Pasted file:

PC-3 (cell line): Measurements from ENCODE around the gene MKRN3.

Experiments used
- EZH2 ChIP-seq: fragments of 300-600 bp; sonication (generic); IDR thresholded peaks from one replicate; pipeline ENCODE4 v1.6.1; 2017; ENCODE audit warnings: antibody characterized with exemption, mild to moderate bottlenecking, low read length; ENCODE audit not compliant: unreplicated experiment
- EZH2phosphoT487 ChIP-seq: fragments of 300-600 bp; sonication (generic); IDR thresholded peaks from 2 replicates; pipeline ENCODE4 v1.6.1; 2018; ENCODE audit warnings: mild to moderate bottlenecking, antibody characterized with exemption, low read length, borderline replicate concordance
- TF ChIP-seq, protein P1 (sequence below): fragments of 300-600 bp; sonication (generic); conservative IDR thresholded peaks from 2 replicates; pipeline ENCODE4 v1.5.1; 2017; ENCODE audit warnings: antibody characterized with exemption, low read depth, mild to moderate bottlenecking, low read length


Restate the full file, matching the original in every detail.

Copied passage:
PC-3 (cell line): Measurements from ENCODE around the gene MKRN3.

Experiments used
- EZH2 ChIP-seq: fragments of 300-600 bp; sonication (generic); IDR thresholded peaks from one replicate; pipeline ENCODE4 v1.6.1; 2017; ENCODE audit warnings: antibody characterized with exemption, mild to moderate bottlenecking, low read length; ENCODE audit not compliant: unreplicated experiment
- EZH2phosphoT487 ChIP-seq: fragments of 300-600 bp; sonication (generic); IDR thresholded peaks from 2 replicates; pipeline ENCODE4 v1.6.1; 2018; ENCODE audit warnings: mild to moderate bottlenecking, antibody characterized with exemption, low read length, borderline replicate concordance
- TF ChIP-seq, protein P1 (sequence below): fragments of 300-600 bp; sonication (generic); conservative IDR thresholded peaks from 2 replicates; pipeline ENCODE4 v1.5.1; 2017; ENCODE audit warnings: antibody characterized with exemption, low read depth, mild to moderate bottlenecking, low read length